For almost 60 years, Santa Monica gave exclusive space to Christians to erect nativity displays during Christmas. No one else was permitted to do this, a clearly unconstitutional practice. Now, no one will be permitted to do it because all unattended displays have been eliminated.
1950s Nativity Scene
Photo: H. Armstrong Roberts/Getty
Last year, when Santa Monica opened up the public space to anyone who wanted to erect a display, they had to do it by lottery -- and Christians only got two of twenty-one plots. They were accustomed to getting fourteen plots and standing alone with no competition.
Th elimination of special favoritism which they were accustomed to was too much for Christians to accept, so now no unattended displays will be permitted during the holidays.
City Atty. Marsha Jones Moutrie told the council that the city had received expressions of concern about 1st Amendment issues, including letters from two "K Street" law firms, a reference to the Washington thoroughfare known for lobbyists. She also said city staff had received "threats, physical and legal."
She added that the lottery would become increasingly costly and difficult to administer given the heated emotions surrounding the process. "Our research shows we can legally ban all unattended displays in parks," she said. ...
Council members said the tradition should continue, but on private property. "We're not shutting down speech in Palisades Park," said Councilwoman Gleam Davis.
The vote was 5-0. Two members were absent.
Source: LA Times
Some of the Christians who attended this meeting accused atheists of being "scrooges" and "grinches," but if you pay attention you'll notice that no atheists were calling for a blanket ban. Atheists were simply given equal time alongside Christians -- and that's what these Christians were complaining about. So they are saying that it's being a "scrooge" or a "grinch" to demand equality.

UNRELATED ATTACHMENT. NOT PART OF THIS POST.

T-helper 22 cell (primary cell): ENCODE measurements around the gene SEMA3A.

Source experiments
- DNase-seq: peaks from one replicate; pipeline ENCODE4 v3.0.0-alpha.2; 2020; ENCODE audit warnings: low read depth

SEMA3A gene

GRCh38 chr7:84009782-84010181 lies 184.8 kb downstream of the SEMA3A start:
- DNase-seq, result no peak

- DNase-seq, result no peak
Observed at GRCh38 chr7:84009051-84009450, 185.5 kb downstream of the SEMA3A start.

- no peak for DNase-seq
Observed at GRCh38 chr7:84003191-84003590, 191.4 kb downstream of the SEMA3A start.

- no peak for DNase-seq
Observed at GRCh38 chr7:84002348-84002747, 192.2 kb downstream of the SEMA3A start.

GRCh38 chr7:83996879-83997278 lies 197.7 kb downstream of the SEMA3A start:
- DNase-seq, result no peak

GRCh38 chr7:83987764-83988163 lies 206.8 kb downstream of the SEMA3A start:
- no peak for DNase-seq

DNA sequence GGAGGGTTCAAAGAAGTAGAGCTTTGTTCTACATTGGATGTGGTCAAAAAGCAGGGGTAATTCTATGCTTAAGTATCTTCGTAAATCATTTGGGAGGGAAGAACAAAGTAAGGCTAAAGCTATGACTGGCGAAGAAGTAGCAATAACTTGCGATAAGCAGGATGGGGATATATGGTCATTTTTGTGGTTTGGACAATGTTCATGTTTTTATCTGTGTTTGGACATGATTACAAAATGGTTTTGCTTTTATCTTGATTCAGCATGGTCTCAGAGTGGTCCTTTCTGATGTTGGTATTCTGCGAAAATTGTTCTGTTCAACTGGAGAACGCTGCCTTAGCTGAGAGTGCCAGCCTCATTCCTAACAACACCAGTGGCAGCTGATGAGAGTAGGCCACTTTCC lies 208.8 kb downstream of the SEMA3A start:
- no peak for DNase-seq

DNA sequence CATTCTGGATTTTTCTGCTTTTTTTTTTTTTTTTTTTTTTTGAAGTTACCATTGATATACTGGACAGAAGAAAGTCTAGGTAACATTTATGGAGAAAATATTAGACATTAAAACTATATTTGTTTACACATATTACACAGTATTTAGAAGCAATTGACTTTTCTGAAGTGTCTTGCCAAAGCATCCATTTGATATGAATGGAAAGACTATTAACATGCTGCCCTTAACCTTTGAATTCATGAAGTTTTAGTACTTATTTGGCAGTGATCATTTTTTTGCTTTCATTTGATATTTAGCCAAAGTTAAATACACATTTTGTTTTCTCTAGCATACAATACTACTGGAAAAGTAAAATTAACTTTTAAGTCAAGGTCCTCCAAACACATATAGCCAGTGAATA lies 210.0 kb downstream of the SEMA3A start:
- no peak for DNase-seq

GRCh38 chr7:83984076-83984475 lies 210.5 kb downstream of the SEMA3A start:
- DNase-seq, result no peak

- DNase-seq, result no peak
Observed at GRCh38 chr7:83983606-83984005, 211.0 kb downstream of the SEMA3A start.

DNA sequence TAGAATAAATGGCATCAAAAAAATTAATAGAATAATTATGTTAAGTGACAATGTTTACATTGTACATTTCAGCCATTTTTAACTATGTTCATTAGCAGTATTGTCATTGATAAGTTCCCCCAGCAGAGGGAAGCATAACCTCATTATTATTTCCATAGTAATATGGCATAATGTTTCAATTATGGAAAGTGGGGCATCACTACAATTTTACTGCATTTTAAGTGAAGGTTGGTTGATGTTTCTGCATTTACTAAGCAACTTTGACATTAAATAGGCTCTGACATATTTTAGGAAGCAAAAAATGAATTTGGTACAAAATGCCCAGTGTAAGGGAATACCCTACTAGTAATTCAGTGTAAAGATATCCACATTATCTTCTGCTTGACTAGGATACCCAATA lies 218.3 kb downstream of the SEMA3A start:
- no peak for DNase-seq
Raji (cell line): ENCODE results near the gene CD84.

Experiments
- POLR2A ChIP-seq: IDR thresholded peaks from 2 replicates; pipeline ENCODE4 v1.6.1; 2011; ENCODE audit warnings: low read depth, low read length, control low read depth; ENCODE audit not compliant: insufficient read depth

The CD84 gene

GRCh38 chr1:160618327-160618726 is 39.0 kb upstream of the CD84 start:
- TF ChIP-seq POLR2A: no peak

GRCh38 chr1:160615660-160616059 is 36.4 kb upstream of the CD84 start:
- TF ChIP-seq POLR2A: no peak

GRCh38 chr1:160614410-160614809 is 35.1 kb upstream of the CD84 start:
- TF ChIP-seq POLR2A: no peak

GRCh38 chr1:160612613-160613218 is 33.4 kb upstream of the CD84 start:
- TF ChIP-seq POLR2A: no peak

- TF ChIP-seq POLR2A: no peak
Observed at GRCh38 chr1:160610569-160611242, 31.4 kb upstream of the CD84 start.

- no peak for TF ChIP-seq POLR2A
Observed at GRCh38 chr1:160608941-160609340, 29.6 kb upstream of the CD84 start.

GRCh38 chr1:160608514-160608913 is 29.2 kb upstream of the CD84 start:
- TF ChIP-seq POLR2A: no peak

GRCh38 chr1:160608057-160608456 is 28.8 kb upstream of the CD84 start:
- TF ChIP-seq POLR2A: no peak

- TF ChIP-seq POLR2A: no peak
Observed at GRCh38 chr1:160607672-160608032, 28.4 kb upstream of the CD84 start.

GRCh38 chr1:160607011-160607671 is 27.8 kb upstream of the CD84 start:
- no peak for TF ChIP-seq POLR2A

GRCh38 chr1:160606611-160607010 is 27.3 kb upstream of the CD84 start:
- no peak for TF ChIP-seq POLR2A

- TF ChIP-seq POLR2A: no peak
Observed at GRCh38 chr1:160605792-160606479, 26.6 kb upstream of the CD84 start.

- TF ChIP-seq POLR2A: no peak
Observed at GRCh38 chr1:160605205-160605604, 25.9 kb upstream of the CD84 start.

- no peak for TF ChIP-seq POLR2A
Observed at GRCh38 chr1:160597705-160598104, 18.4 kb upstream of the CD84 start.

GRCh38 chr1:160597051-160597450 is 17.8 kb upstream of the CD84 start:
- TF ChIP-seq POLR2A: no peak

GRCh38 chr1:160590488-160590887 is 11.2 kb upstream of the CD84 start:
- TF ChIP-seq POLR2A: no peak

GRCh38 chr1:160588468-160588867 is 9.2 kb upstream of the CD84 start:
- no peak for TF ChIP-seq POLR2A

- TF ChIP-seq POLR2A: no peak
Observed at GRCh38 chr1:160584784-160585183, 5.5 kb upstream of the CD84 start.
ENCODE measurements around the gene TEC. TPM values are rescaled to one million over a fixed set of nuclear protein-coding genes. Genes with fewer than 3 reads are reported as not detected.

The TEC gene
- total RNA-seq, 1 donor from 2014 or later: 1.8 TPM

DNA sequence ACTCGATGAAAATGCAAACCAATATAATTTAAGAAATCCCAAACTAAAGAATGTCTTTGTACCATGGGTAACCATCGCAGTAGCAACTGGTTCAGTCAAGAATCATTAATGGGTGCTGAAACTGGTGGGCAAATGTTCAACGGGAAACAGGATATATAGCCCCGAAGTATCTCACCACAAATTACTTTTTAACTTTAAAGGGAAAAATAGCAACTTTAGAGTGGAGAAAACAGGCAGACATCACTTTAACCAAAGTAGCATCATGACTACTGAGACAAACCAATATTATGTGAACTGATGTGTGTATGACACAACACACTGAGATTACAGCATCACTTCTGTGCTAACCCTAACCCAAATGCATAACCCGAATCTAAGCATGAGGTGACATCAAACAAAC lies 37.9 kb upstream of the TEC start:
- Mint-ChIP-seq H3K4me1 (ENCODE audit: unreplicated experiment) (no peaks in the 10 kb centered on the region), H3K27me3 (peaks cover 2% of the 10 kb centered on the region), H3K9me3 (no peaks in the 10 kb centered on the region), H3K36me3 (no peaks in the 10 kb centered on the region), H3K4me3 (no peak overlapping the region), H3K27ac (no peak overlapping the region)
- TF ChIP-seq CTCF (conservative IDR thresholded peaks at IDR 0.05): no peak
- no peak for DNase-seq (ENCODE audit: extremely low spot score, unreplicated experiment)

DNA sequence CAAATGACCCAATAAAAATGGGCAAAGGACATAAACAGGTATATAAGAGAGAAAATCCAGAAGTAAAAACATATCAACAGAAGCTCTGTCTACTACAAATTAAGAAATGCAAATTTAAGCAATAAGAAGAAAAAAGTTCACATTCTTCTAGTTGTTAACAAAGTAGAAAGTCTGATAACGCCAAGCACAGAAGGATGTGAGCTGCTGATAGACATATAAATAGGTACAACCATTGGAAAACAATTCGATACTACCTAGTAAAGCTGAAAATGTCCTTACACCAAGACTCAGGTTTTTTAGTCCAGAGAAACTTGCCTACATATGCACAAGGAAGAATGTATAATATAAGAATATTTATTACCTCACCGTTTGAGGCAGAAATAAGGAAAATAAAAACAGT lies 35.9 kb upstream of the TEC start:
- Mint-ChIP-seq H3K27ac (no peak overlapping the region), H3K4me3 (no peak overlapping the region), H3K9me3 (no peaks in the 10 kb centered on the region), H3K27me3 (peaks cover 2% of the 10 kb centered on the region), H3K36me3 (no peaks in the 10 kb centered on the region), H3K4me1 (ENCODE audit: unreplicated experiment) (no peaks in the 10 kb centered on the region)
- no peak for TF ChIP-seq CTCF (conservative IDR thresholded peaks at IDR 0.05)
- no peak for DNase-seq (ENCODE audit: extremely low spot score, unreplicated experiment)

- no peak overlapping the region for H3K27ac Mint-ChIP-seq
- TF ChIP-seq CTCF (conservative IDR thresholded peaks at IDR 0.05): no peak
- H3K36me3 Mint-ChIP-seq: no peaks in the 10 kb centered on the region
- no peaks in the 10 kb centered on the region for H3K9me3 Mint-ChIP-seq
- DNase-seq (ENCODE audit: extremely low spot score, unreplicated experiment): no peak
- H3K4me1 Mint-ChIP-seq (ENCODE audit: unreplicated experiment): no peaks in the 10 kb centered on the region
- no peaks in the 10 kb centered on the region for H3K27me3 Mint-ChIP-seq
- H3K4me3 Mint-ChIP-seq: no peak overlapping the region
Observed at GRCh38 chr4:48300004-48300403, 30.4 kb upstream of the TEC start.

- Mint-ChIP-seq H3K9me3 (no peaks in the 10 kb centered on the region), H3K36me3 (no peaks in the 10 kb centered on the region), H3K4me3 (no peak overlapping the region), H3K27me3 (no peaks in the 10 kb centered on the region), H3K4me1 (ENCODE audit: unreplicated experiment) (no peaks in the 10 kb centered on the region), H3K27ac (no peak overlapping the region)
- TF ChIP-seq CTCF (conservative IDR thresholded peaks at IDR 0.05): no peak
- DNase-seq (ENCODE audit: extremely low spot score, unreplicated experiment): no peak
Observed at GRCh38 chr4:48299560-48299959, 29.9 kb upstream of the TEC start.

Nativity displays aren't being banned from Santa Monica, they just aren't going to be permitted on public land -- and neither are any other displays, either. Presumably Christians have enough churches in the area to erect unattended displays on church property. If not, then there isn't enough private support for religion to justify government interest or government displays.
And Christians who care so much about having implicit government approval for their views can (it seems) have attended displays on public property -- perhaps even a "living" nativity scene, if they want. That, however, will require some personal commitment rather than government support. Or don't conservative Christians there believe in taking personal responsibility for expressing their religious beliefs?
The most common defense for the displays appears to be "tradition" -- the displays have existed for so long that somehow this means they must be legal and must be permitted to continue. Could there possibly be a worse argument? It's completely worthless from a legal perspective and anyone who stops to think about it for more than a few minutes should recognize this. So anyone you see using it is either deliberately trying to deceive others or hasn't given their own ideas very much thought.